The private sector has a key role to play if we are to succeed in ‘levelling up’ the North and significantly increase productivity, create thousands of new jobs, raise income levels and narrow the economic gap between the North and the South. Public sector investment on its own simply will not do.
Speaking in a debate on the Queen’s speech I argued that the solution to levelling up is pretty simple. It is about more public-sector investment and more private sector investment. However, “simple” and “easy” are two separate things. The Government is now committed to a huge £100 billion investment in infrastructure. It has not been easy, over the past four and a half years, to persuade the Treasury to do that, but it is committed to doing it now. However, the trickier problem is ensuring that we get private sector investment, too.
If we are to repay the trust of all the people right across the North who voted Conservative, including in places such as Darlington, where I spent a lot of time campaigning over the election period, we must ensure that real incomes grow and that we get better jobs, and all that can be derived from higher productivity.
Ever since I was elected I have led calls in the North for much greater investment in transport and digital infrastructure and I have played a key role in the campaign for the Government to invest £120 billion across the North with a 30-year plan, which is expected to be confirmed in the March Budget. However we need a raft of other policy ideas to encourage private sector investment in some of the left behind towns. Free ports are a great policy, but Darlington and many other constituencies will not directly benefit from them. We perhaps need enterprise zones in town centres rather than just on business parks, and incentives to retrain the long-term unemployed. We also need an SME-first policy. Preston City Council, for example, has radically shifted the amount of money it spends with SMEs, and we know that SMEs invest a much larger proportion of their income back into the local community. We need to move more public-sector jobs out of London and into the regions. We need to consider our high streets and business rates. Building homes at a discount for sale is an excellent Government policy and, above all, we need devolution so that local people can make decisions about their own towns and stimulate private sector investment alongside the public sector.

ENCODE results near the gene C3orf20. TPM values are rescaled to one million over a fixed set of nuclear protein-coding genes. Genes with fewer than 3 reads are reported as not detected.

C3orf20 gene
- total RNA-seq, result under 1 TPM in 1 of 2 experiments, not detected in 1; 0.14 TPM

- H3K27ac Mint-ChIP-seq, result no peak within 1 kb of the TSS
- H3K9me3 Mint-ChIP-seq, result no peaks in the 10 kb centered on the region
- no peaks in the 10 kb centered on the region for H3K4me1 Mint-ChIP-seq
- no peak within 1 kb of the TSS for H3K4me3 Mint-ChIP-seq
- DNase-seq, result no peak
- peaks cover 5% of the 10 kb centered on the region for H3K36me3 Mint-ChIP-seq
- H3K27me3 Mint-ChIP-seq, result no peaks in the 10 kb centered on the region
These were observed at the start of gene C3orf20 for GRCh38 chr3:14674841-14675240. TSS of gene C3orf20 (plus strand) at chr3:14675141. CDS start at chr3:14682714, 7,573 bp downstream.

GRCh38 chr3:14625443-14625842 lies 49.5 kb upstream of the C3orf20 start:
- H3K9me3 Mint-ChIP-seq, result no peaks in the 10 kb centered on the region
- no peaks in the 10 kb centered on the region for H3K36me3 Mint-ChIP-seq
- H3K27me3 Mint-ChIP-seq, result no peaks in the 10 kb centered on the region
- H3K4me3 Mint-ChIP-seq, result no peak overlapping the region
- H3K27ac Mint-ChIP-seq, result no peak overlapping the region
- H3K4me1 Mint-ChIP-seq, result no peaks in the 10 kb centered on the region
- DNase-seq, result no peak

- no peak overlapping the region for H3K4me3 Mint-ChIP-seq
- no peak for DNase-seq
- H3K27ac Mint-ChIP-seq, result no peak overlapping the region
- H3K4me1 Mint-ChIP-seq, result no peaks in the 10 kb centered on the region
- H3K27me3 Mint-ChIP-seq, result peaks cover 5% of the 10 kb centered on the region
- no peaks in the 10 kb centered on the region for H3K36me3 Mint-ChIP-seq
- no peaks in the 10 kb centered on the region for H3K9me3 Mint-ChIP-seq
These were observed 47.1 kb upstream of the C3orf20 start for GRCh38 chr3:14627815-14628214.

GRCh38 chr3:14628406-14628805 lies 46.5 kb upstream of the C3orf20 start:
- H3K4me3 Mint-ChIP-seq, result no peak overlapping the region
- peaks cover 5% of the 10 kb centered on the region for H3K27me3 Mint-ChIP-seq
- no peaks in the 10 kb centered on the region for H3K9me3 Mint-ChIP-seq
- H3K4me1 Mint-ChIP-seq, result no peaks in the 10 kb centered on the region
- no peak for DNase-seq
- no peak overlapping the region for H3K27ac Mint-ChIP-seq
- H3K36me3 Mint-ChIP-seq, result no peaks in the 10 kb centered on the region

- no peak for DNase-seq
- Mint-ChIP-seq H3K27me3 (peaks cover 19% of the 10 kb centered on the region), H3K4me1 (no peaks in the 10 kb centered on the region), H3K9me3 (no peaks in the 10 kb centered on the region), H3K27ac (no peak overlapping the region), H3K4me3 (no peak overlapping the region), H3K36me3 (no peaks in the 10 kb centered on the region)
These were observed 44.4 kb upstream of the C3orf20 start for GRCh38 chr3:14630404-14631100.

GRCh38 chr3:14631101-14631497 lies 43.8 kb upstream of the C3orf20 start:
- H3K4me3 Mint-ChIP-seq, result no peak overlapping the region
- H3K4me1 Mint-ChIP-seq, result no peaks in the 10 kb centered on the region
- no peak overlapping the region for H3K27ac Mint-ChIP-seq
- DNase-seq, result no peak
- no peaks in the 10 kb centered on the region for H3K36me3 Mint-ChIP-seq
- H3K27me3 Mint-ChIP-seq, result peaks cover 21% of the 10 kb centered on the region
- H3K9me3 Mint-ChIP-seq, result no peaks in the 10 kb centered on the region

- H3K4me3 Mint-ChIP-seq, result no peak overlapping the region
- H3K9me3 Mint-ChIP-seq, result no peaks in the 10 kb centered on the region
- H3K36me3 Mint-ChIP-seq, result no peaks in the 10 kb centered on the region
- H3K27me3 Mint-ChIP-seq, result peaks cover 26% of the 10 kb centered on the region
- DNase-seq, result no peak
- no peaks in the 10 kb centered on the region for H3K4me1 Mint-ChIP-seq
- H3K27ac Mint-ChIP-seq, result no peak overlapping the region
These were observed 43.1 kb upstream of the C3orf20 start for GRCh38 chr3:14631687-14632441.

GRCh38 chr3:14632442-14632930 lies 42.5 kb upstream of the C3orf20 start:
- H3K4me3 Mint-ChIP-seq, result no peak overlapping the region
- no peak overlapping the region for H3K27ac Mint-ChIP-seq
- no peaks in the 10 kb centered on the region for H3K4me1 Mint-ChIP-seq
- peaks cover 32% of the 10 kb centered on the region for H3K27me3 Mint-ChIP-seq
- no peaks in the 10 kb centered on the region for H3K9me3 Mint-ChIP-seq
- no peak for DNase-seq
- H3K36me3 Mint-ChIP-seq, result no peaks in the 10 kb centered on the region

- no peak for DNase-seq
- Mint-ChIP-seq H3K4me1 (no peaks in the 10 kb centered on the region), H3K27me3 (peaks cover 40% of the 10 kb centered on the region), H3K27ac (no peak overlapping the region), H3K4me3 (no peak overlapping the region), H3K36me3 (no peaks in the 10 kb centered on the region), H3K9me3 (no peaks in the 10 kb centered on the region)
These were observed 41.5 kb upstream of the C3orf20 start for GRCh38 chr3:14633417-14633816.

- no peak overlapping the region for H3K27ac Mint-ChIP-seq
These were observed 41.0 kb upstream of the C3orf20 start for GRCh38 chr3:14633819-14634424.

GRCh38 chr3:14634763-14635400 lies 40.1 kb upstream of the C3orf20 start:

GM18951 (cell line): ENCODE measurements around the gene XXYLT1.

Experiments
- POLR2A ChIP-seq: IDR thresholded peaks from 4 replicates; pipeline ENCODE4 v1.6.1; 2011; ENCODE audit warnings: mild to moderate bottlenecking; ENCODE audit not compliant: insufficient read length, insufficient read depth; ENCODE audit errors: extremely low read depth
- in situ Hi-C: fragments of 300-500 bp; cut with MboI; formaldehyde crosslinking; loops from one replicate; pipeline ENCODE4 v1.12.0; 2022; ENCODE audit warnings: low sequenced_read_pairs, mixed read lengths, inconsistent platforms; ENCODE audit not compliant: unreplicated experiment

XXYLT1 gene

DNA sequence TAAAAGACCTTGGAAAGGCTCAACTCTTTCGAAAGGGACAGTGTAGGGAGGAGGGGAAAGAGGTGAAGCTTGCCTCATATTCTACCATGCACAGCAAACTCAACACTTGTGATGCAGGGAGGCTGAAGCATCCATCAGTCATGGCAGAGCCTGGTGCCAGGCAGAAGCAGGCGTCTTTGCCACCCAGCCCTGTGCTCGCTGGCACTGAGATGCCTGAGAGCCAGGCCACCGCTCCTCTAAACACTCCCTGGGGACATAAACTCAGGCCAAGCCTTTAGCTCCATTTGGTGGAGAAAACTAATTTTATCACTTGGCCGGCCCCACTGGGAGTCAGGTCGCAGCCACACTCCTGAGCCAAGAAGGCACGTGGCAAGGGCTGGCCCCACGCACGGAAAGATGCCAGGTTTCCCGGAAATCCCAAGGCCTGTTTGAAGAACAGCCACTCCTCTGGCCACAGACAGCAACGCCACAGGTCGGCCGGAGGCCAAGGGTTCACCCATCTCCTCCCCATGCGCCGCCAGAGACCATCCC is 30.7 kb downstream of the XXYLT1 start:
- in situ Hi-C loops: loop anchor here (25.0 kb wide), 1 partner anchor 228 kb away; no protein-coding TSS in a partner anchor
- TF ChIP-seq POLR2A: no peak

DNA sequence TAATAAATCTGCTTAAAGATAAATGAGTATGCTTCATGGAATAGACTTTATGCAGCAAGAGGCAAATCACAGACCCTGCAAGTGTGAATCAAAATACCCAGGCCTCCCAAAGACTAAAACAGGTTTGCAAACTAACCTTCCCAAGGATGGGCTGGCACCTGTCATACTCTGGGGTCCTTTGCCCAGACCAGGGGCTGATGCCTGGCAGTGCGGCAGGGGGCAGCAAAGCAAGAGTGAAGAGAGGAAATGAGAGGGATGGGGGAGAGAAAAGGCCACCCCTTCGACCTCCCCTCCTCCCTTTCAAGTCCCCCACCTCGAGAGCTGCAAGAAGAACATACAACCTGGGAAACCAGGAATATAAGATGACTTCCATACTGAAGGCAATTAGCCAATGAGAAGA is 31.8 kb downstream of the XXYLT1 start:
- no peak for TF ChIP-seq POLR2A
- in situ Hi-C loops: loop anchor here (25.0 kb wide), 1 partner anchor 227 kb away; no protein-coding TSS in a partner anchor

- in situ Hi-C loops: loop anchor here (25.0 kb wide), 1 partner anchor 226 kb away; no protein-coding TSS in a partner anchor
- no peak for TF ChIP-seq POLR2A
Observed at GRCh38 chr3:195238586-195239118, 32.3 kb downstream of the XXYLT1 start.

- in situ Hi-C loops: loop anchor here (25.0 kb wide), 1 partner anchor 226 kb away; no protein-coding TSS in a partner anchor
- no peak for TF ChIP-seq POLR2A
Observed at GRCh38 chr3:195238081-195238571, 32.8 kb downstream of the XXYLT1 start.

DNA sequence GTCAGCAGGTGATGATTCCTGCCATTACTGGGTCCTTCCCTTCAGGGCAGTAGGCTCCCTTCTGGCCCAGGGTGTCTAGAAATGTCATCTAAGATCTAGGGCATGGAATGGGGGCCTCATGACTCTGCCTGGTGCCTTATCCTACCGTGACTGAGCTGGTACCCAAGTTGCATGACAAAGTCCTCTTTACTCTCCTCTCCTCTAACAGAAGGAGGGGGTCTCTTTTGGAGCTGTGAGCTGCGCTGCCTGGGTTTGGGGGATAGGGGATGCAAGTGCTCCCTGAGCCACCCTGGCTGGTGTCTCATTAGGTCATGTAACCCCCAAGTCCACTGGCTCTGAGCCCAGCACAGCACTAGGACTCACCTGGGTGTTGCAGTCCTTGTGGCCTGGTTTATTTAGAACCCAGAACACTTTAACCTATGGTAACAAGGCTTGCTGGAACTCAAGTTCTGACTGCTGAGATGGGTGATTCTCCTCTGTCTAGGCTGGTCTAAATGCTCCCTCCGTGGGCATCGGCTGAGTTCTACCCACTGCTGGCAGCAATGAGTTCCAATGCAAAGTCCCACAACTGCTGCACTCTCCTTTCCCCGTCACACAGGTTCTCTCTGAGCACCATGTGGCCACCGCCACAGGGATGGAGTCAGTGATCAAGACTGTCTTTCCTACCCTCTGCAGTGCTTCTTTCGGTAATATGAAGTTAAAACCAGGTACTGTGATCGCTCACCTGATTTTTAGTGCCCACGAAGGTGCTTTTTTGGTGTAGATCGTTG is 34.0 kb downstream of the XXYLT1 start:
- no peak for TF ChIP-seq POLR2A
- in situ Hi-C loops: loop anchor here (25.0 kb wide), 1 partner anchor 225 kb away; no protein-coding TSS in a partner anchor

The GVA (productivity) in London is about £50,000 per person per annum whereas in Yorkshire and Humberside and the North East it is just over £20,000 per annum. There is a clear relationship between average incomes and productivity, so it follows that if we get the productivity right, average incomes will grow. According to Andy Haldane, the Chief Economist at the Bank of England, the regional income gap between the richest and poorest regions in terms of average incomes was now larger than it had been at any time in the early 20th century.
My campaign has never been borne out of grievance but because of sound economics and the opportunities it would present not just for the people living in the North of England but for the whole of the UK plc.